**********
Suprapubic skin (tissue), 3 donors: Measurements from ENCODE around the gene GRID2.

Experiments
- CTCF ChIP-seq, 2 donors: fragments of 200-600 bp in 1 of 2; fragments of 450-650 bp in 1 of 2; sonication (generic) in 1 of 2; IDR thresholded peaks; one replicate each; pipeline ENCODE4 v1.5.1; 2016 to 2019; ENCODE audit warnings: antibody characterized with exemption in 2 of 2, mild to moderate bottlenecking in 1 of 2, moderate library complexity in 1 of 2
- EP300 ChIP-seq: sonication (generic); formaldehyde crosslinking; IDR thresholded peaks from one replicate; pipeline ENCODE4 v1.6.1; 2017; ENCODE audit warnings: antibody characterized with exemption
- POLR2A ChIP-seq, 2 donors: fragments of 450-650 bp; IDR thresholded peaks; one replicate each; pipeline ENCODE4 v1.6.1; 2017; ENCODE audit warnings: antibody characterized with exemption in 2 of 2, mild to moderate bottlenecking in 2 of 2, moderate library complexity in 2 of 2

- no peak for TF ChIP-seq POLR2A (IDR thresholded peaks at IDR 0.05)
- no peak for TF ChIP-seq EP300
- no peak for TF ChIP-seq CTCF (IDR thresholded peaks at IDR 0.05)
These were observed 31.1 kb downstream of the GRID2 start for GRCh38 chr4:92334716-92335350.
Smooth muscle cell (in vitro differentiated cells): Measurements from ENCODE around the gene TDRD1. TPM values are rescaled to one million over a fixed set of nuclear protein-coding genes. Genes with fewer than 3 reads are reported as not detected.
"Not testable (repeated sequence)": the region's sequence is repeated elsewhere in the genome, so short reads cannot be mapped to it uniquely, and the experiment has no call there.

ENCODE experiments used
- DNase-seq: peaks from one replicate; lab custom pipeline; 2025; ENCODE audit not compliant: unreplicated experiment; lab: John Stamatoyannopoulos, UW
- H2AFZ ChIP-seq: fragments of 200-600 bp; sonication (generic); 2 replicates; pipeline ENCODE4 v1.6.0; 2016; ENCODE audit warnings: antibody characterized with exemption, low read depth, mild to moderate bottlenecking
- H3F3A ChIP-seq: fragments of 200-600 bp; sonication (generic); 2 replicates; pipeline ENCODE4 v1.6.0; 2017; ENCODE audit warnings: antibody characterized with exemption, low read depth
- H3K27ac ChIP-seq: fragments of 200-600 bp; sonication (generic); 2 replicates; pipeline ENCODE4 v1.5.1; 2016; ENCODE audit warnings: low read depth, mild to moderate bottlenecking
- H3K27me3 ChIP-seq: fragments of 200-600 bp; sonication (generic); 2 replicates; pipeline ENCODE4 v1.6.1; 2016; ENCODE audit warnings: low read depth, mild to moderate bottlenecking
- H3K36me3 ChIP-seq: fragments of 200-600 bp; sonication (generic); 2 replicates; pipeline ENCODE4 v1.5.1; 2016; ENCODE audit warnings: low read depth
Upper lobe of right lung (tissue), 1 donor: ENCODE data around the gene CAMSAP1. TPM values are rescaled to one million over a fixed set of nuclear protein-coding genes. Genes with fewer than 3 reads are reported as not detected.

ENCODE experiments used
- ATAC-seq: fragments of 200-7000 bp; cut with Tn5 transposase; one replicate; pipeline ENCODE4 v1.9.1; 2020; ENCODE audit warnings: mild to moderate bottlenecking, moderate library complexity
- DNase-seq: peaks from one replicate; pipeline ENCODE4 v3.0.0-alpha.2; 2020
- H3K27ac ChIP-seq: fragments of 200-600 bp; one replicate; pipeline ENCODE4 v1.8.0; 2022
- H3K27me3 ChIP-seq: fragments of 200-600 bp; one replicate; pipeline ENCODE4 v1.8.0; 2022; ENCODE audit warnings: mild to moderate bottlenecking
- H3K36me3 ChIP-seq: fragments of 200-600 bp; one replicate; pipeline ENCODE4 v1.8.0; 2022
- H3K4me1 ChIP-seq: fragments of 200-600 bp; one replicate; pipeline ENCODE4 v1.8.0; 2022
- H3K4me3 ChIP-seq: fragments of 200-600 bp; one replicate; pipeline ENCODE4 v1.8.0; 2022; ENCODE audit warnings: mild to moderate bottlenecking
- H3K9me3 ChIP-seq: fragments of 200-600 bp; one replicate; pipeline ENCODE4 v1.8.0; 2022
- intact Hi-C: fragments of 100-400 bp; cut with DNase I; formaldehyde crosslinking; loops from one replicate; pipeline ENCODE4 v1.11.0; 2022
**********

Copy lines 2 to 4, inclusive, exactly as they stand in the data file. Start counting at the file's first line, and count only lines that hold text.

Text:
Experiments
- CTCF ChIP-seq, 2 donors: fragments of 200-600 bp in 1 of 2; fragments of 450-650 bp in 1 of 2; sonication (generic) in 1 of 2; IDR thresholded peaks; one replicate each; pipeline ENCODE4 v1.5.1; 2016 to 2019; ENCODE audit warnings: antibody characterized with exemption in 2 of 2, mild to moderate bottlenecking in 1 of 2, moderate library complexity in 1 of 2
- EP300 ChIP-seq: sonication (generic); formaldehyde crosslinking; IDR thresholded peaks from one replicate; pipeline ENCODE4 v1.6.1; 2017; ENCODE audit warnings: antibody characterized with exemption